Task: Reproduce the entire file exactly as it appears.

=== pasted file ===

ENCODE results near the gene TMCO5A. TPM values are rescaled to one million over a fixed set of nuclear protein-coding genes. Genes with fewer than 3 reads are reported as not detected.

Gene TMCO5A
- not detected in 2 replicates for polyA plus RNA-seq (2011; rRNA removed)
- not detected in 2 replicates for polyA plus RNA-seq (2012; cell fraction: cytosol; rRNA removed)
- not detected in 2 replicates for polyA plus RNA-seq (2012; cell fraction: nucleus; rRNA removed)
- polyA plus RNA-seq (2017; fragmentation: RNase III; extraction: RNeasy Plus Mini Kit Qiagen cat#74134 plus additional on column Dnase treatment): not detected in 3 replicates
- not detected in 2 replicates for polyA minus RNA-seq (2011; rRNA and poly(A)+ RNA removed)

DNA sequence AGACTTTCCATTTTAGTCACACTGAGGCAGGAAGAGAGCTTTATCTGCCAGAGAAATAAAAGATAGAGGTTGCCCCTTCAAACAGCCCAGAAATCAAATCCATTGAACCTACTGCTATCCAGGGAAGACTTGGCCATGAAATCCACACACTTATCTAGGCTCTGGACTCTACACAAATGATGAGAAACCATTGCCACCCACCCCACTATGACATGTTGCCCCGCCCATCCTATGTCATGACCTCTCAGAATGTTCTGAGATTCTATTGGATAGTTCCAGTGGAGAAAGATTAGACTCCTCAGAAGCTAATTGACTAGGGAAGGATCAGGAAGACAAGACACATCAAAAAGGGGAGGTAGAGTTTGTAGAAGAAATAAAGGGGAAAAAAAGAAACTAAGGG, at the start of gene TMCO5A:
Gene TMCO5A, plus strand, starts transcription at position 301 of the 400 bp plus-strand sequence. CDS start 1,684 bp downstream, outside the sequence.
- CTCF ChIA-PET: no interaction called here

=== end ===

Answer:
ENCODE results near the gene TMCO5A. TPM values are rescaled to one million over a fixed set of nuclear protein-coding genes. Genes with fewer than 3 reads are reported as not detected.

Gene TMCO5A
- not detected in 2 replicates for polyA plus RNA-seq (2011; rRNA removed)
- not detected in 2 replicates for polyA plus RNA-seq (2012; cell fraction: cytosol; rRNA removed)
- not detected in 2 replicates for polyA plus RNA-seq (2012; cell fraction: nucleus; rRNA removed)
- polyA plus RNA-seq (2017; fragmentation: RNase III; extraction: RNeasy Plus Mini Kit Qiagen cat#74134 plus additional on column Dnase treatment): not detected in 3 replicates
- not detected in 2 replicates for polyA minus RNA-seq (2011; rRNA and poly(A)+ RNA removed)

DNA sequence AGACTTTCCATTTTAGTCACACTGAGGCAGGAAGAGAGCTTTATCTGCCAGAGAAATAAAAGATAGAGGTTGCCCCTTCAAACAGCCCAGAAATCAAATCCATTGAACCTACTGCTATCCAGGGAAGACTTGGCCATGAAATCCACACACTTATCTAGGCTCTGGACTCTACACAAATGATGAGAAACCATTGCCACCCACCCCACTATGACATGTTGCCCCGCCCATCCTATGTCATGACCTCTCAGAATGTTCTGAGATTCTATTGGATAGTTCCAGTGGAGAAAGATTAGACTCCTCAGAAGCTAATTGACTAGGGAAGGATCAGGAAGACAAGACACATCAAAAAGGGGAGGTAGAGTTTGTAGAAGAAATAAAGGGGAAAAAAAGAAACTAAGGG, at the start of gene TMCO5A:
Gene TMCO5A, plus strand, starts transcription at position 301 of the 400 bp plus-strand sequence. CDS start 1,684 bp downstream, outside the sequence.
- CTCF ChIA-PET: no interaction called here